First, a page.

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Analysis Of The Us-China Trade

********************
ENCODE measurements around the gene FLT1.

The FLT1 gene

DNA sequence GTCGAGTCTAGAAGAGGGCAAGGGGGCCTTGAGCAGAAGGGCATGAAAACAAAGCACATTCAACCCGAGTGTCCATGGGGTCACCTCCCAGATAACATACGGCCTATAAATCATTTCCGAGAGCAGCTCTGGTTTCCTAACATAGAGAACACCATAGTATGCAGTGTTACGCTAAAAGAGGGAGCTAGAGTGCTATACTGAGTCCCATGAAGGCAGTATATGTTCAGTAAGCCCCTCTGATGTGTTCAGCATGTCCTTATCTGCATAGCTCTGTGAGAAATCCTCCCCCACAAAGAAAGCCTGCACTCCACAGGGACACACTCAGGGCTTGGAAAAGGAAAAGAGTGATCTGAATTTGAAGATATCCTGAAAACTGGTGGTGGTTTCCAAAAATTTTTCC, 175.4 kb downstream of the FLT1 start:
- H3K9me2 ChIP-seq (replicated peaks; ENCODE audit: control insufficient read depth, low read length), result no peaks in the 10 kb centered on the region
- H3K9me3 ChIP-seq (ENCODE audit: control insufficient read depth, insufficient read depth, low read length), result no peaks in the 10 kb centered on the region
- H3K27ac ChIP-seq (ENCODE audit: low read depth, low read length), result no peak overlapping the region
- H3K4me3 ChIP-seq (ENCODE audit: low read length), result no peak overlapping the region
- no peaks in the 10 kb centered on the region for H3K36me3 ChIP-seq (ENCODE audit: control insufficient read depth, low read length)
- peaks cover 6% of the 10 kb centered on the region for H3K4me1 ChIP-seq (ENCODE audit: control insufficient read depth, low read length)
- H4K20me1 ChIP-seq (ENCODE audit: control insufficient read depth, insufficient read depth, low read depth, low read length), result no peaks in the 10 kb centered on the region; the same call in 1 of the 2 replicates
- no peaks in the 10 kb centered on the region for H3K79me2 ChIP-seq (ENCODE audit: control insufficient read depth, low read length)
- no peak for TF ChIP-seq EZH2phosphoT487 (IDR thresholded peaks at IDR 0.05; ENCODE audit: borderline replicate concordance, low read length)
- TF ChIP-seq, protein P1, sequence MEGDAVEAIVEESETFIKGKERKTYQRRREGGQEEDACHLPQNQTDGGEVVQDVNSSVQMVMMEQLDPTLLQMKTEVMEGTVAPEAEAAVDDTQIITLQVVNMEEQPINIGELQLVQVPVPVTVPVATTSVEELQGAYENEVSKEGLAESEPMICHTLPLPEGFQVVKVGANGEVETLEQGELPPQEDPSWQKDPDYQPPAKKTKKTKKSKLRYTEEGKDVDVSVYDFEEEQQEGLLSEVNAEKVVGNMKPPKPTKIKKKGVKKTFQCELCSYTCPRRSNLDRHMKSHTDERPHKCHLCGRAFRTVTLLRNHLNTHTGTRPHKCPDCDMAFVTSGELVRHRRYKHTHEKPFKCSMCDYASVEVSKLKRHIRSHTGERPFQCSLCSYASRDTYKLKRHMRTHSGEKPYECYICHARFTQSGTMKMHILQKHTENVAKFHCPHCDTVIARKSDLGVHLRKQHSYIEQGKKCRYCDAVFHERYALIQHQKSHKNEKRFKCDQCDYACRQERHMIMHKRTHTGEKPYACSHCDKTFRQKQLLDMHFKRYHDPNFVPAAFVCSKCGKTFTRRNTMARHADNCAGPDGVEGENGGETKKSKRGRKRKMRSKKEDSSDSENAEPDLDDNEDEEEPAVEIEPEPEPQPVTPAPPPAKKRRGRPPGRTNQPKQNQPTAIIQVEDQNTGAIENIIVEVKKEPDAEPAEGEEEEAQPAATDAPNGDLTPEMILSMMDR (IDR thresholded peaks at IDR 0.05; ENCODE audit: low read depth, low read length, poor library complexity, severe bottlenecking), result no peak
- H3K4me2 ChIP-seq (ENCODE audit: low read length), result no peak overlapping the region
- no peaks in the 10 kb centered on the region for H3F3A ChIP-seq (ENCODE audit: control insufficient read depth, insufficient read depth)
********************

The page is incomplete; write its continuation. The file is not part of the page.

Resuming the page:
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Analysis of the US-China Trade The U.S. trade deficit has risen more or less steadily since 1992. In the second quarter of 2004, the trade deficit relative to GDP surpassed the 5 percent mark for the first time. Many economists already considered trade deficits above 4 percent of GDP dangerously high. The fear is that continued growth in this external imbalance of the U.S. economy will ultimately spook overseas investors. http://www.americanprogress.org/issues/2004/09/b193700.html The United States and China share the most imbalanced bilateral trade relationship in the world. The United States imports more goods from China than it exports to a tune of $202 billion dollars each year. All told, China alone accounts for nearly 26% of the United States' $725.8 billion trade deficit. “Increasingly, this imbalance has been the subject of a major political backlash within the U.S. congress, where some have charged that the US is destroying its industrial base to support a communist country's industrialization." http://worldnews.about.com/od/china/a/china_trade.htm What Causes the Trade Deficit? The current trade imbalance is caused in large part by intrinsic features of China's labor market and consumer base. The vast majority of China's 1.3 billion people still live in rural areas. China has, by some estimates, a surplus rural labor force of 120 million people, many of whom migrate to industrial centers to look for factory work, and drive down wages. As long as wages are low, the United States will continue to gobble up products made in China, while Chinese consumers will prefer to buy cheaper, homespun alternatives to American products. The rise in trade deficit with China has come at a cost to jobs in the United States, accordin... ... middle of paper ... ...Institute in Washington who served as a staff economist for President Bush's Council of Economic Advisers. And with oil prices rising again, said Ashraf Laidi, chief currency analyst for the MG Financial Group in New York, "we can expect to see worse numbers to come." http://www.nytimes.com/2006/02/11/business/11trade.html?pagewanted=print Works Cited http://www.americanprogress.org/issues/2004/09/b193700.html http://worldnews.about.com/od/china/a/china_trade.htm http://goliath.ecnext.com/coms2/summary_0199-3700728_ITM http://worldnews.about.com/od/china/a/china_trade.htm http://www.epi.org/content.cfm/webfeatures_viewpoints_tradetestimony http://www.epi.org/content.cfm/bp188 http://www.census.gov/foreign-trade/balance/c5700.html U.S Census Bureau Foreign Trade Statistics http://www.nytimes.com/2006/02/11/business/11trade.html?pagewanted=print
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